by Aaron DiMunnoI stepped through the front door of my grandmother’s mobile home and the dim dank stale-piss smell of it engulfed me like a fishing net strung across the threshold. I was only at my grandmother's place because my parents had dropped me off out front with promises to return. My grandmother wanted to see me for my birthday but she and my parents were not talking. My grandmother demanded little more from me than the occasional visit, so I went.
But I hated being there. I was all nerves and glands. My girlfriend and I were currently in the planning stages of relinquishing our respective virginities. I didn’t even have a driver’s license yet. Charlie, my grandmother’s third and most recent husband was slumped in his wheelchair, parked on the cheap kitchen linoleum just to the right of the door. Alzheimer’s had eaten Charlie’s brain and he was going to die soon.
Three years earlier my grandmother Margaret was renting out spare bedrooms in her canary yellow Victorian. Charlie ended up there, renting a room at the top of the stairs that belonged to me until I was a toddler. Sometimes when I went over there, Charlie took me out to the front of the house and used the second hand on his wristwatch to time me while I ran sprints to the cracked sidewalk square on the corner of the block and then back again. One evening MeMa and Charlie sat on the thread-bare sofa in the living room holding hands sheepishly in the decrepit glow of the faded brocade lamp shades and announced to the family their intent to marry. They looked like two really old teenagers, twitchy under the family’s stare but unable to help themselves. I wondered if they had sex: Two paper bags crumpling together in the night. They’d known each other for no longer than a month and a half and Charlie was much older than my grandmother.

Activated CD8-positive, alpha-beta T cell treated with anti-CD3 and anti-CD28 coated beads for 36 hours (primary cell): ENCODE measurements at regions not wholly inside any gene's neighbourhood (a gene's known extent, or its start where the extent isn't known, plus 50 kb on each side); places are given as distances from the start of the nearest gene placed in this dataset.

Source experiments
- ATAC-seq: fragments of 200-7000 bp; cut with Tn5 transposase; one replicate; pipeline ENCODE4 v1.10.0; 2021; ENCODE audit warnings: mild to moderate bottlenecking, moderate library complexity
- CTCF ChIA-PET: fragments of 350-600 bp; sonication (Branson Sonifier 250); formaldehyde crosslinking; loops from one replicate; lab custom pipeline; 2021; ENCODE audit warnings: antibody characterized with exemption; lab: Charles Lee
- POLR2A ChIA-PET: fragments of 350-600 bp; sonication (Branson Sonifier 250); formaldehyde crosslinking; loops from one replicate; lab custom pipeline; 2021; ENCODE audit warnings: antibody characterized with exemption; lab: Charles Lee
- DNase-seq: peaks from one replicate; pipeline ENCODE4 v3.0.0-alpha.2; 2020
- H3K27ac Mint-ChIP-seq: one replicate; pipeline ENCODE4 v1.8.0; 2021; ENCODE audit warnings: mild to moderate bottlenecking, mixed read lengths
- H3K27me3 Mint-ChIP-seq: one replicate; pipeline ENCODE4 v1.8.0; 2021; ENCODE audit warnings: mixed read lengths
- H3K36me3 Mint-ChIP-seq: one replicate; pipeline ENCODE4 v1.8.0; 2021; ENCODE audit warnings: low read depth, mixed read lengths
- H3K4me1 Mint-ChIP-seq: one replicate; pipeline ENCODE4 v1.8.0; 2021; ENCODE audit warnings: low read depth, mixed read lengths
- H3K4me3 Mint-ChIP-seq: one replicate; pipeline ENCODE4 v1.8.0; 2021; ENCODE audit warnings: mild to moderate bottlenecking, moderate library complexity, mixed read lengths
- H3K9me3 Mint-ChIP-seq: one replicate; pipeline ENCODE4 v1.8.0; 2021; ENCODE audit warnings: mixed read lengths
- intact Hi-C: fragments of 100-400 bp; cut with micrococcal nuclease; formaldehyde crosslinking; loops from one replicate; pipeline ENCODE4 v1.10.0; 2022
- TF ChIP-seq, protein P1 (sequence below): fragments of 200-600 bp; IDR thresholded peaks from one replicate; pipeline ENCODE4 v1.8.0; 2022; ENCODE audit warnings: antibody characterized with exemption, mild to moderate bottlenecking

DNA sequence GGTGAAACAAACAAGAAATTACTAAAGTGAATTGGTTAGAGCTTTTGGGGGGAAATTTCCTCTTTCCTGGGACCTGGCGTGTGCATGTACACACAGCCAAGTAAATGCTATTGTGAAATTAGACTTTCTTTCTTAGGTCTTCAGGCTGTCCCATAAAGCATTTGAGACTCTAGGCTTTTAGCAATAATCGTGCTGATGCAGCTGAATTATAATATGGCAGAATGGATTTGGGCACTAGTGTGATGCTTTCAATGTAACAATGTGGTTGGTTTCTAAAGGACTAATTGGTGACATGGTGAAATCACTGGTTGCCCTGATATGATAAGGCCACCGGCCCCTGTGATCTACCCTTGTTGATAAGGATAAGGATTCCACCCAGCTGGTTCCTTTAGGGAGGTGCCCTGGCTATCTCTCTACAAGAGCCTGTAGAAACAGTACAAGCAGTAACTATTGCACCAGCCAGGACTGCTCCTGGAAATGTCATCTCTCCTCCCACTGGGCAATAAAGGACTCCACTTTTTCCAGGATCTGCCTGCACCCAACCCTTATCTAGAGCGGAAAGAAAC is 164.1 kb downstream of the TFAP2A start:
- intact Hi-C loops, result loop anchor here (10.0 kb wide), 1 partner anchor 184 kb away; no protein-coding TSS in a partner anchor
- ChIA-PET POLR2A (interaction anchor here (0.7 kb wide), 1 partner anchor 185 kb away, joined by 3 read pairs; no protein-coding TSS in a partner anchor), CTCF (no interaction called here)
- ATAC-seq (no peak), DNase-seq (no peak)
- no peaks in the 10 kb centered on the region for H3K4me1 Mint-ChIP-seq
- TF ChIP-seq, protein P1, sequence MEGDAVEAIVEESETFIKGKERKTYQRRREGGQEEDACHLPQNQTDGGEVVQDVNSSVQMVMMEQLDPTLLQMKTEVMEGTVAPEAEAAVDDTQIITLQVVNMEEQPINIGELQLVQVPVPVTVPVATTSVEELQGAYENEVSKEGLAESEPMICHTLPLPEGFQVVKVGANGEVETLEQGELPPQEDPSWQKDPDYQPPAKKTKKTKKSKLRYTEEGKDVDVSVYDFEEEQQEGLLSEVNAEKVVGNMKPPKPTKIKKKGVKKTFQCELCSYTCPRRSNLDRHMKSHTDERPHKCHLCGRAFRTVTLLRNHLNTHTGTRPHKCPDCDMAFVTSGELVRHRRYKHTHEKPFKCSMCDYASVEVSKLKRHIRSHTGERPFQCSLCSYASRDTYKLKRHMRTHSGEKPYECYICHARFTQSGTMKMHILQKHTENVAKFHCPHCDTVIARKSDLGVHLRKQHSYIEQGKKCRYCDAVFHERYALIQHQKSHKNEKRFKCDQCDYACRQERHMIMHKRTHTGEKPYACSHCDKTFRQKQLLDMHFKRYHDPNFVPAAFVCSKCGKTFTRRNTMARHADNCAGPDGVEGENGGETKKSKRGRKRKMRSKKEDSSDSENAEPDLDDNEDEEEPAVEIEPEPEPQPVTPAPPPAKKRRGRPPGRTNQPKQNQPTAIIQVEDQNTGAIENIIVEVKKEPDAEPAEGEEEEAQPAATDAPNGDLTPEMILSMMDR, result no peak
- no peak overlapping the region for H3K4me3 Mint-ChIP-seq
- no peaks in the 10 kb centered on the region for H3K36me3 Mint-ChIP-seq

“His daughter thinks Mommy is after his money," I overheard my mother on the telephone speaking with my aunt. “She made him out to be this rich old miser or something.” If Charlie had stacks of money somewhere, nobody I knew ever saw any of it.
Almost immediately after their marriage, Charlie’s behavior started to change. Phone calls from my grandmother and my mother’s face pressing concern against the handset. Charlie speaking nonsense to me at the kitchen table while MeMa thundered around looking for more food. He started wandering out at night, getting lost wearing nothing but his old man’s robe. The police would bring him home most nights.
My grandmother Margaret weighed about 250 lbs and had trouble with her knees. She sold the property to the hospital up the street. They promptly plowed the whole thing under and created an extra parking lot.
I wasn’t brought to see my grandmother for months.
MeMa cashed in the paltry sum from the demolition of the family home and consulting no one, bought herself and her senile husband a trailer on a plot of land they would never own. Seventh identical white rectangle on the right, in the warm and welcoming Whispering Pines trailer park. It wasn't even a double-wide.